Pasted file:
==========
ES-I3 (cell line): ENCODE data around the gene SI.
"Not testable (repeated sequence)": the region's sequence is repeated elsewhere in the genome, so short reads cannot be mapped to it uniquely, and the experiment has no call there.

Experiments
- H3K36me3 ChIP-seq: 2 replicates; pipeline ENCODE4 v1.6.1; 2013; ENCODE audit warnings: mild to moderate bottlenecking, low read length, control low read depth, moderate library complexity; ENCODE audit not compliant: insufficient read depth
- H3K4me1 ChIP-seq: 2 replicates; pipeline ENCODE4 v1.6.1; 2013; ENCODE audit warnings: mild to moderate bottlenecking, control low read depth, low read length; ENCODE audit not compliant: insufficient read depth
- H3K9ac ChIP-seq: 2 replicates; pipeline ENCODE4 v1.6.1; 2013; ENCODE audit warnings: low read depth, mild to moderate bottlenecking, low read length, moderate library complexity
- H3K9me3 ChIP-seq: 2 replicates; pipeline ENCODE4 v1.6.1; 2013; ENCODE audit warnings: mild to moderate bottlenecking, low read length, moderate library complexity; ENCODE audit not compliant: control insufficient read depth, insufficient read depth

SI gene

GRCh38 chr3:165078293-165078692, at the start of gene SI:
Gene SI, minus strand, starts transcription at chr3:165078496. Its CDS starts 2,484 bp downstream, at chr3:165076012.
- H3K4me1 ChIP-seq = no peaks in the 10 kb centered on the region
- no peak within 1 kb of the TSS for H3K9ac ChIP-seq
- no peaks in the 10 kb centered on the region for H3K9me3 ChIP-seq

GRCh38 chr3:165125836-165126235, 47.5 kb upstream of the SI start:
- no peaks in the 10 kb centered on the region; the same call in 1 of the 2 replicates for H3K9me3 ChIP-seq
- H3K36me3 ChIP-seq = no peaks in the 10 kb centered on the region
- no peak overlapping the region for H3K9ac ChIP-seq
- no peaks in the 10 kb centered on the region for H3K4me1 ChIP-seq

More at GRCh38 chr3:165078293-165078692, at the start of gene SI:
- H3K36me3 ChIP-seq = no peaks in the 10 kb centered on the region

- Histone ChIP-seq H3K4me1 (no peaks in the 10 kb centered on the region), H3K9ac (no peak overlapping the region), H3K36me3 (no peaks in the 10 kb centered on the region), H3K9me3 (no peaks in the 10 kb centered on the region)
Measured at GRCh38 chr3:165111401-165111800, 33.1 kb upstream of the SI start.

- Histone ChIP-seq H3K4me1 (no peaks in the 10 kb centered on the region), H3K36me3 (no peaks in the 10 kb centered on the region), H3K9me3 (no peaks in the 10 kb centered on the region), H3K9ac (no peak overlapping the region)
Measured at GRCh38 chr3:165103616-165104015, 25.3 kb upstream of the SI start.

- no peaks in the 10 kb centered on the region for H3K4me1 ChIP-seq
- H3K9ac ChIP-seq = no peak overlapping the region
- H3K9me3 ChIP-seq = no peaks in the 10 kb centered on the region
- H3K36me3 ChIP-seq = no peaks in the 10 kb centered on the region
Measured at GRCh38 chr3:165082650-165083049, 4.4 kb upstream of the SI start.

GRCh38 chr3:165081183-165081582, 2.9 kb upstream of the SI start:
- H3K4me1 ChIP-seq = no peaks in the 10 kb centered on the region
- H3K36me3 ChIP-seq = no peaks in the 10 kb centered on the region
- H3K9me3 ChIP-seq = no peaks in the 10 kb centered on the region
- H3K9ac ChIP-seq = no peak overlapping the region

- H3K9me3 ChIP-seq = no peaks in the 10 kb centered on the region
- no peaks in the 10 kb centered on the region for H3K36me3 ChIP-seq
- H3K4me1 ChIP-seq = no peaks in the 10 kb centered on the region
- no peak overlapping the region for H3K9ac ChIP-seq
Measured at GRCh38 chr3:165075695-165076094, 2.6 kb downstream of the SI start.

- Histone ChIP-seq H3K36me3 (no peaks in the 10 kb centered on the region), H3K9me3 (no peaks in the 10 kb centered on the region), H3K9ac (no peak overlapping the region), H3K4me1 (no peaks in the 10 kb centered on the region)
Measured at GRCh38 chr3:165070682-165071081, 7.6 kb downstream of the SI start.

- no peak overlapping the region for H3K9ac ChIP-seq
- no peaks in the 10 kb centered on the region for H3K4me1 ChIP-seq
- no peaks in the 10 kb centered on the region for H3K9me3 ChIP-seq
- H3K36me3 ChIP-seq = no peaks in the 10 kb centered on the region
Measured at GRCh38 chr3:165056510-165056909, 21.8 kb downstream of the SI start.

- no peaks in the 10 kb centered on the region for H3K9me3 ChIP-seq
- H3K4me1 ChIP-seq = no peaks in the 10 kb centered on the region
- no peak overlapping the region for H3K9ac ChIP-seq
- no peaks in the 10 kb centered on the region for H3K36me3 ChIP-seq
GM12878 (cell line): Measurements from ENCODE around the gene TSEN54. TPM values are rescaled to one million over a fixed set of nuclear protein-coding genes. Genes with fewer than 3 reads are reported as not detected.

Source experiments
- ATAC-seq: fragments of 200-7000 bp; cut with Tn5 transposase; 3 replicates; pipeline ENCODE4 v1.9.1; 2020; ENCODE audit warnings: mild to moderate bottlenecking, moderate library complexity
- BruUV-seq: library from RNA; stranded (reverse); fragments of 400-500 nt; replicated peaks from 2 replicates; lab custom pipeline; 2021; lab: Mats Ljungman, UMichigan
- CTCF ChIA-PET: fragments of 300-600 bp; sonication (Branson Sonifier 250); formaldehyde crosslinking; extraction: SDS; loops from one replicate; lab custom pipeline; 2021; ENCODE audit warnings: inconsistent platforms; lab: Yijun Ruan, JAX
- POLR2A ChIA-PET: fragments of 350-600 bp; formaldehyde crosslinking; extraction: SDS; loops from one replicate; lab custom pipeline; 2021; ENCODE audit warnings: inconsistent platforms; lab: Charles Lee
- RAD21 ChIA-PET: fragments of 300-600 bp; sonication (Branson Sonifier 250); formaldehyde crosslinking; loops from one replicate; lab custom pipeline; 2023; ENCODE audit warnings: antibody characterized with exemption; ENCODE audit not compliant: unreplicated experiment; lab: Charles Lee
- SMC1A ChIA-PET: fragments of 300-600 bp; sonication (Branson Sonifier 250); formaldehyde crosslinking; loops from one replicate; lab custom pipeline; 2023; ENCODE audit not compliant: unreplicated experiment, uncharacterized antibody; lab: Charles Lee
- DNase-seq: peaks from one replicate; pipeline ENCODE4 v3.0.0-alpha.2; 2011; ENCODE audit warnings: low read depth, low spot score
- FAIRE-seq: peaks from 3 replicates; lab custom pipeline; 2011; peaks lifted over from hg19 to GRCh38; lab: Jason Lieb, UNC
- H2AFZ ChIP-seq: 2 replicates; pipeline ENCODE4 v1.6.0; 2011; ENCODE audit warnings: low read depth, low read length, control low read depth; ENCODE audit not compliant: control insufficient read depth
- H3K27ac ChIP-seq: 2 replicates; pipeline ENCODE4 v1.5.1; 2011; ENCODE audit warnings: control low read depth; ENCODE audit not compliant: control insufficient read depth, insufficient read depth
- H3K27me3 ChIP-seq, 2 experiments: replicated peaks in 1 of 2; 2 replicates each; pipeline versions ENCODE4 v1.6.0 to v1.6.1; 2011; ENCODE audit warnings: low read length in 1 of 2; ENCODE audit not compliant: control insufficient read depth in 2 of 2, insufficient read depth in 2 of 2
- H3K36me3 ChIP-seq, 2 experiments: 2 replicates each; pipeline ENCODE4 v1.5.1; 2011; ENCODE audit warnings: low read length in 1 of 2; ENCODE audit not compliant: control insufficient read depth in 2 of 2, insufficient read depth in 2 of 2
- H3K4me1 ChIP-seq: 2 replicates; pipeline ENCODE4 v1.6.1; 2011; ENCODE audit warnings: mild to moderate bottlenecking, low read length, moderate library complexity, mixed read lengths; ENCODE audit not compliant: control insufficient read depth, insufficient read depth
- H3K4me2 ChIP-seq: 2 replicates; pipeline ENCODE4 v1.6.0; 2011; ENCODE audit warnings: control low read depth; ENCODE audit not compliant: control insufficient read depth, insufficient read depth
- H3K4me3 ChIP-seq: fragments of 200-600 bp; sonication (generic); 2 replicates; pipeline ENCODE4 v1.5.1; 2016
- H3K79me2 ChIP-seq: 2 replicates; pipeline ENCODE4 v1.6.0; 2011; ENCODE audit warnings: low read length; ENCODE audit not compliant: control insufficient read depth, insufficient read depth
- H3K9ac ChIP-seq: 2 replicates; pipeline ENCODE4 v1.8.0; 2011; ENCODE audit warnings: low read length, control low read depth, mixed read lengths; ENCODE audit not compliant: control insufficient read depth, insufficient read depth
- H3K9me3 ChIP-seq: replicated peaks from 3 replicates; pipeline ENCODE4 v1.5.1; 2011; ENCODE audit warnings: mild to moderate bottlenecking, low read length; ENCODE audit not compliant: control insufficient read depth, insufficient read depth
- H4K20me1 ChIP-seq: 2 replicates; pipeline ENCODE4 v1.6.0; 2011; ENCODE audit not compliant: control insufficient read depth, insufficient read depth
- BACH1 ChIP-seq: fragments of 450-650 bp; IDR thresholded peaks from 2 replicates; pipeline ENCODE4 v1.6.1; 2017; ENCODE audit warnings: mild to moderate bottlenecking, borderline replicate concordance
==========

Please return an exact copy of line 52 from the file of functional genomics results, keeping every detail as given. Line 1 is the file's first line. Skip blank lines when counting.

Source experiments